“One of the most significant and least known battles in the turbulent 20th century history” – Roger Moorhouse on the centenary of the battle of Warsaw, 1920 (exclusive)
The main goal of Piłsudski was the rebuilding of a strong Poland, capable of surviving between Germany and Russia. To achieve that, it was necessary, according to him, to weaken Russia as much as possible by taking from it not only Ukraine, Belarus and Lithuania, but also Latvia, Estonia, Finland and Caucasus states. This way, a bloc of “Intermarium” states was to be created. In opposition to the federal concept of Piłsudski, there was the nationalistic concept of another Polish leader – Roman Dmowski, rejecting the multinational Republic of Poland for the ethnical “Poland for Poles”.
Under these circumstances, the clash between Poland and Bolshevik Russia was inevitable. Piłsudski had a serious problem on his hands, as the Polish state initially controlled a very small territory without the lands of the German occupation and the lands east of the Bug river. The Polish Army was only just being created and had to use most of its forces to fight with the Ukrainians for Lviv and Eastern Galicia. However, the Supreme Commander did not intend to just idly wait for the Bolsheviks to come to Warsaw. In February 1919, he launched a pre-emptive attack, entering the lands of western Belarus left by the Germans. Despite having relatively small forces and the superior numbers of the enemy, he showed great strategic skills. In April 1919, as a result of a successful offensive, Polish troops took the region of Vilnius, and in the summer of 1919 most of the Belarusian lands up to the line of the rivers Daugava and Berezina. The “Polish barrier” made it impossible for the Bolsheviks to come to the aid of the communist republics in Hungary and Bavaria.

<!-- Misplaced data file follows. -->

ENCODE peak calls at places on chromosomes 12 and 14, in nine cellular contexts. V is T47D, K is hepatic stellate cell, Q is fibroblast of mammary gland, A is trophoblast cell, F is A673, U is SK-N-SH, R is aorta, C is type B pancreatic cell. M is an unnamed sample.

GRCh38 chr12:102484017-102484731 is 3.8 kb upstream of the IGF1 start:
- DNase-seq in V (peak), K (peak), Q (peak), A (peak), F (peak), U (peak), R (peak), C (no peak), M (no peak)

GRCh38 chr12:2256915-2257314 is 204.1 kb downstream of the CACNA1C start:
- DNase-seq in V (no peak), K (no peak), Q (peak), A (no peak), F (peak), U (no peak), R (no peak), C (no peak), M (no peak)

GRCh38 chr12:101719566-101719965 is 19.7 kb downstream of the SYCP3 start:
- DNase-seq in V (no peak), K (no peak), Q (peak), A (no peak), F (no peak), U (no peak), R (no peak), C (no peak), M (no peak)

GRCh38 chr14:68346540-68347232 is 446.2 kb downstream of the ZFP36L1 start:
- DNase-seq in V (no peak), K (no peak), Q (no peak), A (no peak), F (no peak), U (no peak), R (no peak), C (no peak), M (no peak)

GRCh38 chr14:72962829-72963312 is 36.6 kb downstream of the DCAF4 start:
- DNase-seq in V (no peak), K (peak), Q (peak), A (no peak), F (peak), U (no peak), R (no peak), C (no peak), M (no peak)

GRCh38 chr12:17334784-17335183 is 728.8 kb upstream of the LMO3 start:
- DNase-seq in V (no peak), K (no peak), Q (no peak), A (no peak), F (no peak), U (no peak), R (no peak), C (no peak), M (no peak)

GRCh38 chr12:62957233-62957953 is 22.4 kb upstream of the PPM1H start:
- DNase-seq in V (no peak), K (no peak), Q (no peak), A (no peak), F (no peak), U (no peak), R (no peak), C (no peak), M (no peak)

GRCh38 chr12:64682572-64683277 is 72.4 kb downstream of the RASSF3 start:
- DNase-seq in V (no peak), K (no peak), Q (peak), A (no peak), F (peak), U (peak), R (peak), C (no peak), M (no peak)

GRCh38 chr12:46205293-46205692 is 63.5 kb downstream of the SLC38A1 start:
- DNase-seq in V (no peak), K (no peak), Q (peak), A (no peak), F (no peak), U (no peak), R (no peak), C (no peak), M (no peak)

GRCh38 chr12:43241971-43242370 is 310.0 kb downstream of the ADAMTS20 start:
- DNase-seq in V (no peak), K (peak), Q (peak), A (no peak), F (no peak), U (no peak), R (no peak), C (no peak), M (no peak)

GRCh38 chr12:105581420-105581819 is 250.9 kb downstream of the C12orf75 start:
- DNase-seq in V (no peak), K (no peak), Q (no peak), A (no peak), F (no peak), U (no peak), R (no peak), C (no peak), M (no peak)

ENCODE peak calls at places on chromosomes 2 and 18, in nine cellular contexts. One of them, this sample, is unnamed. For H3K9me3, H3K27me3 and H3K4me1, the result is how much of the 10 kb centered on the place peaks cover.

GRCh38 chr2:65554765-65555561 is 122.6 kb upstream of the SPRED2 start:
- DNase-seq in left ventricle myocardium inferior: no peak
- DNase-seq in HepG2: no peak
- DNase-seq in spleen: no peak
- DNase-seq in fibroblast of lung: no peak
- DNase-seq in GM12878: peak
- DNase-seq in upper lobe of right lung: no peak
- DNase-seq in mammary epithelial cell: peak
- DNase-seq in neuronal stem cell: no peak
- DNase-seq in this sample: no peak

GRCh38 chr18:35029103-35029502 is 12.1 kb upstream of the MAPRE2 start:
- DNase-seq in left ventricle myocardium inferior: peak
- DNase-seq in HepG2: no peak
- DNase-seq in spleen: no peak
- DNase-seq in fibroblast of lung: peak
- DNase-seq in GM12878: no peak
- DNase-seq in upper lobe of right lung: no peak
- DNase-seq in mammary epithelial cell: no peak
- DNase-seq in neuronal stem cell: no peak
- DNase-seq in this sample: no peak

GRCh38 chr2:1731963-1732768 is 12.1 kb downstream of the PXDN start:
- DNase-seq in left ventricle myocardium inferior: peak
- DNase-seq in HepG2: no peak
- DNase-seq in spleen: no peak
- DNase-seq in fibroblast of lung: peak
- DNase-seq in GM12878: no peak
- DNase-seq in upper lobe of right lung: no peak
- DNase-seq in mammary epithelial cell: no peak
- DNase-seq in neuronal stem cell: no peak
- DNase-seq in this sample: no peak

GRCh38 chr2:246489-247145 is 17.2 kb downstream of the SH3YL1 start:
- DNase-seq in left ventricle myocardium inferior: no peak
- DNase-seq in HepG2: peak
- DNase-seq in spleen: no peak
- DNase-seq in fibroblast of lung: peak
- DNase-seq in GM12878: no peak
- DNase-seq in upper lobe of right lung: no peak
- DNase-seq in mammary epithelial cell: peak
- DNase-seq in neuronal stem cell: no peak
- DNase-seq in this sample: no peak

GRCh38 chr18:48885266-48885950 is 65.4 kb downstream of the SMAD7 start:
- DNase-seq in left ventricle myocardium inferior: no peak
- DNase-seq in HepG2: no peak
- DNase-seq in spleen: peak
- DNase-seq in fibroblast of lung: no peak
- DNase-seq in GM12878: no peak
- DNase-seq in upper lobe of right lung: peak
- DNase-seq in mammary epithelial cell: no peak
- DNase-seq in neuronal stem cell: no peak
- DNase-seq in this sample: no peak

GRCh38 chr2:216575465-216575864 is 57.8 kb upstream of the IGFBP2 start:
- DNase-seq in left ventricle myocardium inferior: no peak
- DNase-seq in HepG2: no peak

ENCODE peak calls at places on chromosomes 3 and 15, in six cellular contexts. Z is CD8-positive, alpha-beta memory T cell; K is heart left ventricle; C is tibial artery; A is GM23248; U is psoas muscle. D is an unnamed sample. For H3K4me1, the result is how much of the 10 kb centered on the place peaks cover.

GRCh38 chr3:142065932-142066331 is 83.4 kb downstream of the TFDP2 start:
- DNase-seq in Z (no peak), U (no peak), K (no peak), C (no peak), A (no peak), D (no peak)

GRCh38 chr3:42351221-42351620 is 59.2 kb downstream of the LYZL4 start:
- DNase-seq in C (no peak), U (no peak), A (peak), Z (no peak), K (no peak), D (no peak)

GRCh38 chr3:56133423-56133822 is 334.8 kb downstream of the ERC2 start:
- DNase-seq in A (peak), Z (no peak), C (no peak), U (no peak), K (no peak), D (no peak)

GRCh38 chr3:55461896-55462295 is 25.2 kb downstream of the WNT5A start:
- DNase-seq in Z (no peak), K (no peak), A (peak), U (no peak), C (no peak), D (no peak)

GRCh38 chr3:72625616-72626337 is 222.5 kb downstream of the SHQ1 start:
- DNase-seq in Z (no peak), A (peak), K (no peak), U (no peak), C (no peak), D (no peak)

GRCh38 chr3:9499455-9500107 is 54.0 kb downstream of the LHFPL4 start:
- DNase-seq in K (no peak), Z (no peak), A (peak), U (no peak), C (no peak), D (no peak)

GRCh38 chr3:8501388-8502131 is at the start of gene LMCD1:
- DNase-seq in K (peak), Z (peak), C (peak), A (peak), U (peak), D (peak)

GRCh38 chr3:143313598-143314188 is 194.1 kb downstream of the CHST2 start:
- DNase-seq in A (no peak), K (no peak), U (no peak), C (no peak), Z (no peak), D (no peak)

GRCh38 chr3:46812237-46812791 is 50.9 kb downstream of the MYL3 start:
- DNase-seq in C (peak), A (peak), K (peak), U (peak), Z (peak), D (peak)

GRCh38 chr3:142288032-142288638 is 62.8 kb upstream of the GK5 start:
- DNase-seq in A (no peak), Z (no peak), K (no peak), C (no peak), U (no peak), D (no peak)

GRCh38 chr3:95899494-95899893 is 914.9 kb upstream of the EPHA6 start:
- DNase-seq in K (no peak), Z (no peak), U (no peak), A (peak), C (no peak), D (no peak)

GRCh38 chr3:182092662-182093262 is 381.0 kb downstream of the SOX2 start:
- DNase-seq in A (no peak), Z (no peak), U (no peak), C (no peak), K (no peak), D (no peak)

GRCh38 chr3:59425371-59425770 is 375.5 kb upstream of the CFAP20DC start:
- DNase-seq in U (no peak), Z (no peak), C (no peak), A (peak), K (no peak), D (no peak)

One of the few people to understand the gravity of the situation was Pope Benedict XV, who wrote in a letter of 5 August: “Currently, not only Poland’s national existence is in danger, but also all of Europe is threatened with the atrocities of a new war”.
Piłsudski then made an address to the citizens of the old Great Lithuanian Duchy, promising them independence and self-proclamation. In reality, he intended to bind the reborn Great Lithuanian Duchy with Poland in a federation, divided into three parts: the Lithuanian one (with a capital in Kaunas), Polish one (Vilnius lands) and Belarusian one (with a capital in Minsk). Unfortunately, the Belarusians, with their weak national identity, were indifferent to this offer, while the Lithuanians, having their own state already, were definitely hostile to the idea.
These Polish successes in Belarus were only possible due to the fact that the Bolsheviks had to fight on several fronts, and their main opponent became the Russian White Army, led by gen. Anton Denikin. In the face of Denikin’s offensive, led from the south to Moscow, the Polish-Bolshevik front became a secondary front in the second half of 1919. Piłsudski then made a truce with the Bolsheviks, since he was not able to come to an understanding with the Russian White movement. General Denikin accepted independent Poland only west of the Bug river, did not acknowledge Ukraine’s independence and was not interested in any compromise. He was supported by the Entente countries: France and Great Britain. In this situation, Denikin’s victory would mean that Poland would be reduced to nothing but a small country, squished between huge Russia and Germany.